Mountain Home Man Pleads Guilty To Federal Child Pornography Charge
Admitted sexual contact with prepubescent minors
BOISE - Christopher James Swicegood, 22, of Mountain Home, Idaho, pleaded guilty in U.S. District Court today to Possession of Sexually Explicit Images of Prepubescent Minors, U.S. Attorney Wendy J. Olson announced.
According to the plea agreement, the investigation began in January 2013, when U.S. Immigration and Customs Enforcement investigators followed a lead provided by a foreign government concerning users of a website used extensively by persons interested in exchanging child pornography. Investigators obtained a search warrant for the home Swicegood shared with others in Mountain Home and found images and videos of prepubescent minors being sexually abused on a computer and hard drive Swicegood owned. Swicegood admitted that he had posted child pornography on the foreign website and that he had traded child pornography with other users of the foreign website.
The National Center for Missing and Exploited Children examined the material found on Swicegood’s media and identified 230 image files from 57 known child pornography series, and 30 videos from 14 separate child pornography series. Each series represents a different minor victim or group of minor victims being sexually abused. These victims come from a variety of states of the United States and many foreign countries.
Also according to the plea agreement, Swicegood admitted sexual interactions, including sexual touching, with at least three different minor children in the Mountain Home area. Swicegood is currently incarcerated in the Elmore County jail, awaiting trial for a charge of Lewd or Lascivious Acts on a Minor Child under the age of 16 years.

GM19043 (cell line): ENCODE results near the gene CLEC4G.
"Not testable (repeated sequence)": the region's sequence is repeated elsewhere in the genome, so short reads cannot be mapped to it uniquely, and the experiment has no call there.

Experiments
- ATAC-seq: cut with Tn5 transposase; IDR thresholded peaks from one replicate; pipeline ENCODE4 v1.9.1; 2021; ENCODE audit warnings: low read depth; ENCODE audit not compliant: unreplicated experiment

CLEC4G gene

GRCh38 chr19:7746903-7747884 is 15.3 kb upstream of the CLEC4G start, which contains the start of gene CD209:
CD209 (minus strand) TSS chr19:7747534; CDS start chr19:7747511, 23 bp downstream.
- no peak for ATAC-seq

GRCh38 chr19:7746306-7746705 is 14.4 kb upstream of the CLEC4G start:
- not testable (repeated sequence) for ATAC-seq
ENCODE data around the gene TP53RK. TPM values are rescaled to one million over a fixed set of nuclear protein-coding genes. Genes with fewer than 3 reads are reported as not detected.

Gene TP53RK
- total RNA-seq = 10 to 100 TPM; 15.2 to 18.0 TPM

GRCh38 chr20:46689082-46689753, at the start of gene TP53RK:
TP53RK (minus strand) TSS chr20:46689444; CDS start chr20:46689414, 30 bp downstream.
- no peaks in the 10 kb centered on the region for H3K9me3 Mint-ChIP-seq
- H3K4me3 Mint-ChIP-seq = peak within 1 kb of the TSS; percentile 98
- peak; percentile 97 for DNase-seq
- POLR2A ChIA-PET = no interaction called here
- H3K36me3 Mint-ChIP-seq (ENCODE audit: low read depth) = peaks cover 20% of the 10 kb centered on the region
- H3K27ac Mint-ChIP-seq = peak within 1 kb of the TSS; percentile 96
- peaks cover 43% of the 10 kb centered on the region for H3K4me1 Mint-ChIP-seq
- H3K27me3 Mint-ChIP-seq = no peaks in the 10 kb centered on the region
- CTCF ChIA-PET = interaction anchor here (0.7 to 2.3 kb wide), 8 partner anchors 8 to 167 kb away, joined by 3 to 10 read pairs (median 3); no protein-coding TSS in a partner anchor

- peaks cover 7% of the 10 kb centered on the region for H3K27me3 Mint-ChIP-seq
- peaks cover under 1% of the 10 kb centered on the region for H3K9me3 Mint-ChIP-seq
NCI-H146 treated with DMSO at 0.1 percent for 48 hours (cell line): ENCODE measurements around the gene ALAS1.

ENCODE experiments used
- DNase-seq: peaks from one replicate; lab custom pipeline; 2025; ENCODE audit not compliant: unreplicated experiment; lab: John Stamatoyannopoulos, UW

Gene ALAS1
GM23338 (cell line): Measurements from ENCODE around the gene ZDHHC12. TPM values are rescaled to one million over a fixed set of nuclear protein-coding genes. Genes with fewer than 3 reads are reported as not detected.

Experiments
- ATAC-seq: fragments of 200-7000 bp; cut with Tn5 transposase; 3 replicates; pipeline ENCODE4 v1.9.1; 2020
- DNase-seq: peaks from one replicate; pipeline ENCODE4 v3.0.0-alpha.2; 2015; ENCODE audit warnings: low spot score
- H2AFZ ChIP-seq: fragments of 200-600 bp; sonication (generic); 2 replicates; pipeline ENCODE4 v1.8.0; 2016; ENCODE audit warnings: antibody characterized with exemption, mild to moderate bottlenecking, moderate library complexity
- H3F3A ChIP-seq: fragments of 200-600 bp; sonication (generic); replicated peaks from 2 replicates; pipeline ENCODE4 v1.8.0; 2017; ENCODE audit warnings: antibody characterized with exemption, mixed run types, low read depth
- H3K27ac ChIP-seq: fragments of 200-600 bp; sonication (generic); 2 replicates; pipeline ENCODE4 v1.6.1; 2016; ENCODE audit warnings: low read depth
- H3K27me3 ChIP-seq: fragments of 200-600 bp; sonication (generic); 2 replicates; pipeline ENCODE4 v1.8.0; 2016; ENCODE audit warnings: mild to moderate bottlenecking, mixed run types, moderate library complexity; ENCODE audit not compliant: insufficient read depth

The charge of Possession of Sexually Explicit Images of Prepubescent Minors is punishable by up to 20 years in prison, a maximum fine of $250,000 and from 5 years up to lifetime-supervised release.
Sentencing is set is before U.S. District Judge B. Lynn Winmill on July 22, 2014, at the federal courthouse in Boise.
The case was investigated by the Department of U.S. Immigration and Customs Enforcement’s (ICE) Homeland Security Investigations (HSI), which is a member of the Idaho Internet Crimes Against Children (ICAC) Task Force, a statewide coalition of local, state and federal law enforcement and prosecution agencies, focused on apprehending and prosecuting individuals who use the Internet to criminally exploit children. For more information about the Idaho ICAC Task Force and a list of all the participating agencies, visit www.icacidaho.org.
This case was brought as part of Project Safe Childhood, a nationwide initiative launched in May 2006 by the Department of Justice to combat the growing epidemic of child sexual exploitation and abuse. Led by the United States Attorneys’ Offices and the Criminal Division’s Child Exploitation and Obscenity Section, Project Safe Childhood marshals federal, state, and local resources to locate, apprehend, and prosecute individuals who sexually exploit children, and to identify and rescue victims. For more information about Project Safe Childhood, please visit www.usdoj.gov/psc. For more information about internet safety education, please visit www.usdoj.gov/psc and click on the tab “resources.”